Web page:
A search is currently underway for a CEO of the proposed trust. Third Sector Partners has reached out to several executives in India in recent weeks, according to two people approached by the Mumbai-headquartered headhunting firm, which specialises in not-for-profit executive and board hires.
Criticism over corporate and political control over media in India has gathered strength in the recent years. In August 2014, Rahul Khullar, then chairman of Telecom Regulatory Authority of India pushed for restrictions on corporate entities and political parties in owning media, citing “inherent conflict of interests.”
It is widely believed that the government is unlikely to act on Khullar’s recommendations given the strong and growing nexus of industrial conglomerates and India’s news media, the most recent example of which was the acquisition of Network18 by Independent Media Trust, which is a part of Reliance Industries Ltd, India’s largest private firm by revenues.
India has seen some nascent efforts to launch “independent” media organisations such as data journalism focused Indiaspend.org, which is supported by grant from impact investment firm Omidyar Network as well as Rohini Nilekani.
Others, such as TheWire.in are likely to be the kinds of media ventures that could potentially be funded by IPSMT, which plans to seek additional contributors to its corpus and will also likely to have a crowd-funding component to its future fund-raising.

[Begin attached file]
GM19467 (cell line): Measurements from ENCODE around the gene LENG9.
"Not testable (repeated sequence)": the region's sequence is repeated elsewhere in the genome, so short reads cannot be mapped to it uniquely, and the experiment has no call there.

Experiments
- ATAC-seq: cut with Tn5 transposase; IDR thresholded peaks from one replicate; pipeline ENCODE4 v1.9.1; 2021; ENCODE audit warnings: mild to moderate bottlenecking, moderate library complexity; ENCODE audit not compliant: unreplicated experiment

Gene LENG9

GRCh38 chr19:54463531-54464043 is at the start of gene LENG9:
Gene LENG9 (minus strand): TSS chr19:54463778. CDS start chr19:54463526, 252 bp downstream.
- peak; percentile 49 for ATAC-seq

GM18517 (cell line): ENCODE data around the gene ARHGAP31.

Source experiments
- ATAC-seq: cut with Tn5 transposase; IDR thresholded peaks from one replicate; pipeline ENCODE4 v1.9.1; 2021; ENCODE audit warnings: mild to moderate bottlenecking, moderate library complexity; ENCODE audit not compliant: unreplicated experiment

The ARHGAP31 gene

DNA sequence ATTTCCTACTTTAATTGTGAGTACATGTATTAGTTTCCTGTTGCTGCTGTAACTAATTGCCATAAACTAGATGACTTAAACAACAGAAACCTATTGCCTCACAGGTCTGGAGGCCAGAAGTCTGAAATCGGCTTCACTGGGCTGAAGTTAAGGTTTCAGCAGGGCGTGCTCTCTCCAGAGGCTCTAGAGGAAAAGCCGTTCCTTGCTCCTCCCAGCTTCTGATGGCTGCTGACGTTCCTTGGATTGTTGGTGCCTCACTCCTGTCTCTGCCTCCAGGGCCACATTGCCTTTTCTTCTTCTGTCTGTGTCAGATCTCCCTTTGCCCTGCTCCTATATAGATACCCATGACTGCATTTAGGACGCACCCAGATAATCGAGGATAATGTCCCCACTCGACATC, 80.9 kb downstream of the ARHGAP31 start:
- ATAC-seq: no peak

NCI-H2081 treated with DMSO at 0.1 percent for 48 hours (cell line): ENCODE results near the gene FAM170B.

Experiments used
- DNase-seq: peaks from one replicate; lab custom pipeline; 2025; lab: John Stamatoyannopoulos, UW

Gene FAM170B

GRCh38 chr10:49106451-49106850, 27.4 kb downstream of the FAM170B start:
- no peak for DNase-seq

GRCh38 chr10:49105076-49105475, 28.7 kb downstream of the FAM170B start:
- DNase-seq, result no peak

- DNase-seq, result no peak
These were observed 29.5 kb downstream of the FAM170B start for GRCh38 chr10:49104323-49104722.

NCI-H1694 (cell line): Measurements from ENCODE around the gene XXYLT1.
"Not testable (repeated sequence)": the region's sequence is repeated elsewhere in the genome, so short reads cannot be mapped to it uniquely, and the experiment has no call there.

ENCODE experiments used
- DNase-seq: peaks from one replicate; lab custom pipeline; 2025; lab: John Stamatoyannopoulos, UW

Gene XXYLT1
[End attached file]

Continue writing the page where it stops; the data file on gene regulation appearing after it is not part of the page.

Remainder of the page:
So far, the Omidyar Network, part of the not-for-profit effort funded by Pierre Omidyar, the former Ebay executive, has been the most active formal source of funding for media enterprises in India. It has made seed investments in Scroll Media Inc, publisher of scroll.in, and News Laundry Pvt Ltd that runs Newslaundry.com as well as in DailyHunt (former NewsHunt.com).
The IPSMT comes as India has seen a spurt in digital media startups such as ScoopWhoop.com and TheQuint.com, both of which aim to go after the growing social-media centric young audience. Both are actively looking for new investors.
The past year has also seen some investments from both financial and strategic investors in digital-only media in India.
Ver Se Innovation Pvt Ltd, which runs DailyHunt, raised $40 million in January from investors, including Falcon Edge Capital, Omidyar Network Advisors, Matrix Partners and Sequoia Capital India in a Series C round, four months after its $18 million Series B round. In July, mobile news curator News in Shorts, which aggregates third-party news and presents it in 60 words, received $20 million in Series B round from existing investor Tiger Global. Also, Kalaari Capital, Qualcomm Ventures, Ratan Tata and TV Mohandas Pai recently invested in YourStory Media Pvt Ltd, which has pivoted to profiling early stage startups in several languages.
Similarly, the parent of this website was acquired by News Corp in March this year.